Just over one year ago, President Bush gave Russia formal notice that the United States would be withdrawing from the 1972 Anti-Ballistic Missile (ABM) Treaty. Some six months after the withdrawal last June, Bush announced yesterday that he has ordered the Secretary of Defense to deploy a missile defense system by late 2004.
Those familiar with the work of the Claremont Institute know we have long fought for National Missile Defense. The announcement by President Bush represents something of a victory in that battle. If carried out, deployment would fulfill Bush's 2000 campaign promise, as well as the National Missile Defense Act passed by Congress in 1999.
The building of even a small system would be a monumental occasion in the history of American national security policy. Unlike previous lukewarm commitments to missile defense — such as Bill Clinton's limited research and development — Bush's order heralds the construction of an operable system, which will provide the foundation for a more robust defense.
Ballistic missiles have been the primary source of strategic threat since the early Cold War. Although the first missile defense project began in 1946, and included such systems as Nike-Zeus, Nike X, and Sentinel, the United States has never had a system capable of "providing for the common defense." The arguments against missile defense are all rooted in the concept of Mutually Assured Destruction (MAD), which implies that deterrence, or nuclear stability, can be best achieved by an exclusive reliance upon offensive means, by a "balance of terror." MAD in fact became official policy in 1962, under that aptly named Secretary of Defense, Robert Strange McNamara.
Though often forgotten, a limited system known as Safeguard was actually operational at Grand Forks, North Dakota from 1974 to 1976, when its funding was cancelled by Congress. But Safeguard was limited to the defense of a single field of ICBMs, and provided no protection whatsoever to the rest of the country. Despite Ronald Reagan's attempt to revive serious missile defense with his Strategic Defense Initiative in the 1980s, America has remained completely defenseless against ballistic missile attack.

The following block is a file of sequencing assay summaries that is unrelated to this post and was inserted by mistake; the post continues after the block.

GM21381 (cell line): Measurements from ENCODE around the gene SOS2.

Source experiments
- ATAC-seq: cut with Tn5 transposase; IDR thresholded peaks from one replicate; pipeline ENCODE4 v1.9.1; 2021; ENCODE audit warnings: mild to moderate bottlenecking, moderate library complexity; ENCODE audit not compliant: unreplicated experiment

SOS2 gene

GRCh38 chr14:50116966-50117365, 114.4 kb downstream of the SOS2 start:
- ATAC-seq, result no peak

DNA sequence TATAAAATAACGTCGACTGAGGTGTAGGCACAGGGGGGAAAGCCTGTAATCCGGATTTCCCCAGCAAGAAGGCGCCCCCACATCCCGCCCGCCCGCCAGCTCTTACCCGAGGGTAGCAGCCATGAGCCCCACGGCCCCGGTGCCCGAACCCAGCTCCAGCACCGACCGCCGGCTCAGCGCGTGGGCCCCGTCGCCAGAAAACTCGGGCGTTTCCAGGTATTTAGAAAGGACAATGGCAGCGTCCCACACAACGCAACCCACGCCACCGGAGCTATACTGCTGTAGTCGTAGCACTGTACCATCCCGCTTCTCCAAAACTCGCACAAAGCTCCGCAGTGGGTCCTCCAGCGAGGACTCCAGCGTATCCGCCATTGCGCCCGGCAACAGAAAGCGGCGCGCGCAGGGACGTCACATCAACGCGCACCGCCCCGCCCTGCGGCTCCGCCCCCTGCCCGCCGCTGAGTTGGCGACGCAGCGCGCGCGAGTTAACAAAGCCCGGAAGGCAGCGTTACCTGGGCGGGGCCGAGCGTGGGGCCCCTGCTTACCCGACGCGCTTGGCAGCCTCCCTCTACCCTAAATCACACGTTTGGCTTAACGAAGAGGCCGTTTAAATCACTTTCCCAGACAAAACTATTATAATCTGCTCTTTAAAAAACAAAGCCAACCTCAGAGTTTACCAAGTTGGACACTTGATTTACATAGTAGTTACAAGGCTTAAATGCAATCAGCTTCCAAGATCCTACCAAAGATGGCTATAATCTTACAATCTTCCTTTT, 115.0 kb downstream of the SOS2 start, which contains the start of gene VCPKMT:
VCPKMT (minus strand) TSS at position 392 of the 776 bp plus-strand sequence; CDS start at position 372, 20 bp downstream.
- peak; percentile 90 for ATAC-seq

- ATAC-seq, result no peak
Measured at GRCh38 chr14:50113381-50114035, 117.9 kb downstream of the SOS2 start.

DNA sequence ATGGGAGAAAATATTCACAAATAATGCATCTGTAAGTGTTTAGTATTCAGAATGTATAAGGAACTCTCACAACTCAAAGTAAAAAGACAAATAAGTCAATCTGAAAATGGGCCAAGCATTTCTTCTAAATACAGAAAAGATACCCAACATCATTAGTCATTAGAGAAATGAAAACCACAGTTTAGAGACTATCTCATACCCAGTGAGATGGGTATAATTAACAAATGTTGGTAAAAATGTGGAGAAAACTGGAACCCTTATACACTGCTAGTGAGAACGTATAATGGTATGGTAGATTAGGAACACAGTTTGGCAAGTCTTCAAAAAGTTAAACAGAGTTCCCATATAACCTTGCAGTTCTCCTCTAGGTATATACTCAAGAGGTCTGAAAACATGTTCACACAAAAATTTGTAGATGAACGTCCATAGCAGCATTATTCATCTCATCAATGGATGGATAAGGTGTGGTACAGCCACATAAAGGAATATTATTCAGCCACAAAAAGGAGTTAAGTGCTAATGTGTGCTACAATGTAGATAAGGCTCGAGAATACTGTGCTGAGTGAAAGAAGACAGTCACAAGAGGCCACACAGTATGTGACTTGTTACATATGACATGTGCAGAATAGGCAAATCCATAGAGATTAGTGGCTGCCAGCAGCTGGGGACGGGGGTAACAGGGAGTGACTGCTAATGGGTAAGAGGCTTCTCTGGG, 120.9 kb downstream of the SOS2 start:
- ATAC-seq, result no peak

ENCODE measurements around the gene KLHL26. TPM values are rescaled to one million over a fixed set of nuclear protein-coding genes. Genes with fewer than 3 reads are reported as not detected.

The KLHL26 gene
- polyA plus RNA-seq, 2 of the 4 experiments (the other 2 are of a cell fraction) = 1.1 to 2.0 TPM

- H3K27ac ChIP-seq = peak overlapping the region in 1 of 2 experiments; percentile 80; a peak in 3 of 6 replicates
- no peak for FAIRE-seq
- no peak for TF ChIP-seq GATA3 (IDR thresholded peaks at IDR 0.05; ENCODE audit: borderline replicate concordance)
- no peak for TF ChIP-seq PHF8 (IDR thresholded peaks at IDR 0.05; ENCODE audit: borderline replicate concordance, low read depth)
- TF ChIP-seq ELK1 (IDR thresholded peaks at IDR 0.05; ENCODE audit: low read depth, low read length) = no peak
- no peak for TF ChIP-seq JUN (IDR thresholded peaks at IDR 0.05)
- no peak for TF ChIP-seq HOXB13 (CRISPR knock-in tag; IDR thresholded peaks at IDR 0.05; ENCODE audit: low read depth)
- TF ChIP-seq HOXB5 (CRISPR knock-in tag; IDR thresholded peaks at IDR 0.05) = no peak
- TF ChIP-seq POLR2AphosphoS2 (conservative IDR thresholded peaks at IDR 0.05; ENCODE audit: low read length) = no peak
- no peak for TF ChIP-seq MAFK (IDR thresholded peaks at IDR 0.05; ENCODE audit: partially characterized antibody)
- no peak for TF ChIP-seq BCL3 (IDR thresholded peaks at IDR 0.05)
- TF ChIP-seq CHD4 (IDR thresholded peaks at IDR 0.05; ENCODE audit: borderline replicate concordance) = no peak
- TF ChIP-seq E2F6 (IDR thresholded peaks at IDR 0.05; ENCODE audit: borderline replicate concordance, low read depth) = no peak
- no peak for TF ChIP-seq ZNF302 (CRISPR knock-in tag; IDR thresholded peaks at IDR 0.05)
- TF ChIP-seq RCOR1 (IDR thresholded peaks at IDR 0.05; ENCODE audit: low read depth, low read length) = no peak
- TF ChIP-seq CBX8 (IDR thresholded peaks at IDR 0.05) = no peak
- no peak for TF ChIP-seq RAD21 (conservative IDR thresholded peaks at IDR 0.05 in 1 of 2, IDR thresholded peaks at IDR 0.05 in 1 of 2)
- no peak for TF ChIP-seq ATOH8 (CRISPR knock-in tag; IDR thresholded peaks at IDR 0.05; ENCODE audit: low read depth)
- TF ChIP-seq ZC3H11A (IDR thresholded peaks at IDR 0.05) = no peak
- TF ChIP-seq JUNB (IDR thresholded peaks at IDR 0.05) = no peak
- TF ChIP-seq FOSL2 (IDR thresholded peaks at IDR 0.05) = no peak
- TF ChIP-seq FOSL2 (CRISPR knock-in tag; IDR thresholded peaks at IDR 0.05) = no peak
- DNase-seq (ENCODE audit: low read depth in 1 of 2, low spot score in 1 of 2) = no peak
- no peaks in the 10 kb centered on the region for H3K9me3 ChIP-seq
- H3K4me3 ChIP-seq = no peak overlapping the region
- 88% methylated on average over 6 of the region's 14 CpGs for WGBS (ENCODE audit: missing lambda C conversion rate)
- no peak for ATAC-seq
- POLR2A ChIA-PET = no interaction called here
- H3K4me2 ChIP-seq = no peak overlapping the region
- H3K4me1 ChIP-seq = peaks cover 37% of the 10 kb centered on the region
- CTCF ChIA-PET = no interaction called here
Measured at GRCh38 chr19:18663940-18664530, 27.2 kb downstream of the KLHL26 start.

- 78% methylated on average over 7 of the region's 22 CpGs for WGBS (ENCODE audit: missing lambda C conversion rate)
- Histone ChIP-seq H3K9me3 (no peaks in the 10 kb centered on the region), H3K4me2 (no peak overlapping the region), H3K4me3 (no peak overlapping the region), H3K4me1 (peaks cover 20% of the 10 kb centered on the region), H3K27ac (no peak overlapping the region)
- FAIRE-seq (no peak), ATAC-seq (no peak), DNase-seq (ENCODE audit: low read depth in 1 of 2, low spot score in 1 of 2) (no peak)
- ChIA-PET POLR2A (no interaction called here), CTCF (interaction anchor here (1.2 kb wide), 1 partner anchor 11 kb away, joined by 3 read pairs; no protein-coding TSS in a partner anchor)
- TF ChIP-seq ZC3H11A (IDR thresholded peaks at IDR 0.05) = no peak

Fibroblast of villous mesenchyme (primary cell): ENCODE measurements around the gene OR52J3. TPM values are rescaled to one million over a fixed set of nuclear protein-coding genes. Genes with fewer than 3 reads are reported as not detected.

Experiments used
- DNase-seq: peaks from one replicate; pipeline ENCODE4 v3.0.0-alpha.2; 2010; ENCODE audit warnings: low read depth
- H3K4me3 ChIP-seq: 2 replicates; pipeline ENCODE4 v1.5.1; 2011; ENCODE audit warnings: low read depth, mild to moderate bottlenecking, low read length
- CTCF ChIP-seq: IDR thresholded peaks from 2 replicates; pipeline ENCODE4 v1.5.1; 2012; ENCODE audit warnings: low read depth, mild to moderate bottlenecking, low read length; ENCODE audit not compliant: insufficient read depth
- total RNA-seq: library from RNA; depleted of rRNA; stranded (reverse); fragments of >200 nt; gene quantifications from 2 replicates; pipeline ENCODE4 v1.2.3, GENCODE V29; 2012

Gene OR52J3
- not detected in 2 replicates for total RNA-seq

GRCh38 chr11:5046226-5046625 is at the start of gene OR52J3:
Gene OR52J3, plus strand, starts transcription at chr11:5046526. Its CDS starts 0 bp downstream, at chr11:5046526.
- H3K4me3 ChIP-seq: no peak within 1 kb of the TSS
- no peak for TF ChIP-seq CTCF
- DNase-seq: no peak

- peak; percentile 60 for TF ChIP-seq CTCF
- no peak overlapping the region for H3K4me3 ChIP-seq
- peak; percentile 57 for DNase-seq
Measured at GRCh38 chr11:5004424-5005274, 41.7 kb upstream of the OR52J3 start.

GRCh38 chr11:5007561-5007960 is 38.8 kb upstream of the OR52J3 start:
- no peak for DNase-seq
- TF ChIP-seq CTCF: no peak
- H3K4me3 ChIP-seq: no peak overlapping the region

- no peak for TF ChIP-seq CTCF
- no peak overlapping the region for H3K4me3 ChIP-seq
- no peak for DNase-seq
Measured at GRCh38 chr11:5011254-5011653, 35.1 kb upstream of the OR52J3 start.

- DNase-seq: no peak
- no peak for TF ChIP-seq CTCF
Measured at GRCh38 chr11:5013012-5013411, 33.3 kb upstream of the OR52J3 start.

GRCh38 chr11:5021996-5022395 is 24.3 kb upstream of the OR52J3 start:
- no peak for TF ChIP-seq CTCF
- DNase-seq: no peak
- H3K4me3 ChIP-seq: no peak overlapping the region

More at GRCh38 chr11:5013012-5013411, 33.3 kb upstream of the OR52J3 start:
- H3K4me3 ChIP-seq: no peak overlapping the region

Neither the Soviet Union nor its successor-state, Russia, accepted the doctrine of MAD. As early as 1965, Khrushchev bragged to the West that the USSR had successfully "hit a fly in the sky." In addition to 100 missile interceptors around Moscow permitted by the ABM Treaty, the Soviets also had some 9,000 dual purpose interceptors spread across their country. Russia's missile defenses have undergone half-a-dozen metamorphoses, with the latest version, the S-400, deployed only this spring.
President Bush's proposed system would be a major step away from the self-delusion of policies based upon MAD. The core of the system scheduled for 2004 is land-based interceptors stationed at Fort Greeley, Alaska, and at Vandenburg Air Force Base in California. These interceptors will be armed with the exo-atmospheric kill vehicle (EKV), which detects and moves to collide with an incoming missile at incredible speeds. Although the most recent test on December 11 failed due to a relatively minor problem with the missile's booster, the previous four tests were successful. Work on the Fort Greeley test bed is also two months ahead of schedule.
The land-based system is the most complex, precisely because it must intercept the missile in mid-course, when it is moving most quickly through the blackness of space. The land-based system would, however, be integrated eventually into a layered framework. The development of the other elements is proceeding apace, including a sea-based system, an improved version of the Patriot Missile, and, finally, the air-borne laser. The Alaska system would play a central role as a defense against North Korea's Taepo Dong II, capable of reaching America's western coast. Given North Korea's recent indication of its intention to resume missile testing, Bush's announcement could not be more timely.
The future of missile defense looks promising. Much work remains. The constitutional duty to protect the nation against attack and preserve domestic tranquility, however, permits us no other alternative.